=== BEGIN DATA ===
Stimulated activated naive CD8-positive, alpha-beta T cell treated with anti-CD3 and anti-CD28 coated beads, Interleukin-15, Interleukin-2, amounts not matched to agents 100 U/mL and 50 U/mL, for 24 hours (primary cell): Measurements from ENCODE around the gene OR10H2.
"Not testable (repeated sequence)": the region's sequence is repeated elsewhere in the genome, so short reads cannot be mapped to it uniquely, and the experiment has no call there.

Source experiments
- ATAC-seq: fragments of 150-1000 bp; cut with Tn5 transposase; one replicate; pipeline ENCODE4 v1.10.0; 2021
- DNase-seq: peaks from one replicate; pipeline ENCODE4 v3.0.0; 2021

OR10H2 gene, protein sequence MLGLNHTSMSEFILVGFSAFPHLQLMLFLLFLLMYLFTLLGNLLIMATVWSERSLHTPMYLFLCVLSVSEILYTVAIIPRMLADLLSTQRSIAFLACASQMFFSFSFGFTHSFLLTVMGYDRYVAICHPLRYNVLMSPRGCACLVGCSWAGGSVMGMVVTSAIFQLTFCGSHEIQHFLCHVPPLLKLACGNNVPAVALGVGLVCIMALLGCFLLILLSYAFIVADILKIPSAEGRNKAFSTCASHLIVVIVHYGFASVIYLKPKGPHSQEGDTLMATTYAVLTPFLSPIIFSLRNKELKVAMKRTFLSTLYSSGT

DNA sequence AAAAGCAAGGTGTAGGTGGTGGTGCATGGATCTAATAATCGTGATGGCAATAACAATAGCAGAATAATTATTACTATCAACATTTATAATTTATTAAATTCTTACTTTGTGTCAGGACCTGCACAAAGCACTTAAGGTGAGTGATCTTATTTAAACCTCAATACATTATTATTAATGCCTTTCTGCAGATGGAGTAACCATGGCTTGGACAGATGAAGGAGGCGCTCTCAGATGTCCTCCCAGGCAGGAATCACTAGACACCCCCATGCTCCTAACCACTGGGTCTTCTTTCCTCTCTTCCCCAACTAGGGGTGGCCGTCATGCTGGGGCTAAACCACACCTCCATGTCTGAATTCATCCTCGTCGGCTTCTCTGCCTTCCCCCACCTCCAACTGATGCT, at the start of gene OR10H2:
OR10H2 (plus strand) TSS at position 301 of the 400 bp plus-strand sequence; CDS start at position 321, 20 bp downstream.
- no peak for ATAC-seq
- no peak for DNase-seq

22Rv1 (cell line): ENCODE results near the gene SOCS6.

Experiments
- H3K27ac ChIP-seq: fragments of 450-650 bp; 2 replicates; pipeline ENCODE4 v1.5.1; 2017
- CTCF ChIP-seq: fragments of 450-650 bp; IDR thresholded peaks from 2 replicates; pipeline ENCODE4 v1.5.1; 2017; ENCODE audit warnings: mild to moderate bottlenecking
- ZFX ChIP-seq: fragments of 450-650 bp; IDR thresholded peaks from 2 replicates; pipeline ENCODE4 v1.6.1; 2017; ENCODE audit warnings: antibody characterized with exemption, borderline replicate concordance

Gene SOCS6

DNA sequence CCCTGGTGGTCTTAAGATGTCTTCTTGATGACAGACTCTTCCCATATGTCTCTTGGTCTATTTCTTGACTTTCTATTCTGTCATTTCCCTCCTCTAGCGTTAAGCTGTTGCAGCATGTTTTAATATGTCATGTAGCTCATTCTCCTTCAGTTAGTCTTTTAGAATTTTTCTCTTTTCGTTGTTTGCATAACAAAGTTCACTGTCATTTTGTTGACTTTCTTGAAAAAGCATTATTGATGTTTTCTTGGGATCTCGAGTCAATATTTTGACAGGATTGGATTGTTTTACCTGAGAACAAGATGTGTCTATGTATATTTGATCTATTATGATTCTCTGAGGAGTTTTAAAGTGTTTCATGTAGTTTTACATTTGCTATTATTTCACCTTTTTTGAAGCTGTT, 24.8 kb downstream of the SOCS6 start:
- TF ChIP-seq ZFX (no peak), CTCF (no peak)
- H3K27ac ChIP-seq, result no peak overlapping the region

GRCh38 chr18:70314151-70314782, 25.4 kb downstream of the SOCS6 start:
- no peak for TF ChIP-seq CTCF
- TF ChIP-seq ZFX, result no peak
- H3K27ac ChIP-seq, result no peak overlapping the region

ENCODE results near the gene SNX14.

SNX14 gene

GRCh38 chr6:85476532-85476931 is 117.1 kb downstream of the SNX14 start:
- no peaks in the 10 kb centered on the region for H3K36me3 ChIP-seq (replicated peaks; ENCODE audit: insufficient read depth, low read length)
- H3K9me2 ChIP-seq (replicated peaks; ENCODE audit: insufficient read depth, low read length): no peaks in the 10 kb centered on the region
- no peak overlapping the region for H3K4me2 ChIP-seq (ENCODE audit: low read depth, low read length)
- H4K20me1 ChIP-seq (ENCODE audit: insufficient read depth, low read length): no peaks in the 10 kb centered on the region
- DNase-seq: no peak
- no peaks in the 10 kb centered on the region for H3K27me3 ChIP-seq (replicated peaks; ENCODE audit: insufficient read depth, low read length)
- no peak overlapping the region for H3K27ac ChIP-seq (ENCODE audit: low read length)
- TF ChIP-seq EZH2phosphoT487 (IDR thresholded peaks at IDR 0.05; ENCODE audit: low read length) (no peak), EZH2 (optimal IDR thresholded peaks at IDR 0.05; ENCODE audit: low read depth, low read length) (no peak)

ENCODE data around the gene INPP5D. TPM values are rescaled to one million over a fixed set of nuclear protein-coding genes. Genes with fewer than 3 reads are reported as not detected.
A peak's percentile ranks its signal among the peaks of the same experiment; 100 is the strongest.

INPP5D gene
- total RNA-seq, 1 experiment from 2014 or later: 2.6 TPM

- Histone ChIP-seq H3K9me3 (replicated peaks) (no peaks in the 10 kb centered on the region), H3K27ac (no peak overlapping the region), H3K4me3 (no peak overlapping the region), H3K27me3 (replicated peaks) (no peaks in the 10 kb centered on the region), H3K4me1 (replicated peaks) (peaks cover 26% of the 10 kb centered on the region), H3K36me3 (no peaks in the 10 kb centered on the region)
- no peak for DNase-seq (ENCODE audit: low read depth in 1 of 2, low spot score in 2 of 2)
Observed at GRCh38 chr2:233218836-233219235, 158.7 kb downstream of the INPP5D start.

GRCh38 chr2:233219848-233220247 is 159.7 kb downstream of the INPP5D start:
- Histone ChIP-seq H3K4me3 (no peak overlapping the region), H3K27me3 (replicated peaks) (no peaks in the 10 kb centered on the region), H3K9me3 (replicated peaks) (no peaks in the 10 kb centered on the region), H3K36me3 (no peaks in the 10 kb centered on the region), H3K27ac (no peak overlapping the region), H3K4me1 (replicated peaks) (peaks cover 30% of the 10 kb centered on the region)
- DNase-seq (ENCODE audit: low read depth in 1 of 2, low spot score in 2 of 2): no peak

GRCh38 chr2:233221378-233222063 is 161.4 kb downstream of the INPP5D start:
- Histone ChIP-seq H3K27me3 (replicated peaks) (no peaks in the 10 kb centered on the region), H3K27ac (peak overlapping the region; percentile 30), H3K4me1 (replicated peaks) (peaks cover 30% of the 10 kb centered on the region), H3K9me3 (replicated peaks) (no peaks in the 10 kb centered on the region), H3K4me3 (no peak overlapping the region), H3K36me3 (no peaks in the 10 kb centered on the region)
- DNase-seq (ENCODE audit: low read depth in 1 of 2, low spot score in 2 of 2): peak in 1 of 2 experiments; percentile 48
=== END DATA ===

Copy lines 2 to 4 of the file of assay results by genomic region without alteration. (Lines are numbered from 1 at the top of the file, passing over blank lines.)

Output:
"Not testable (repeated sequence)": the region's sequence is repeated elsewhere in the genome, so short reads cannot be mapped to it uniquely, and the experiment has no call there.

Source experiments
- ATAC-seq: fragments of 150-1000 bp; cut with Tn5 transposase; one replicate; pipeline ENCODE4 v1.10.0; 2021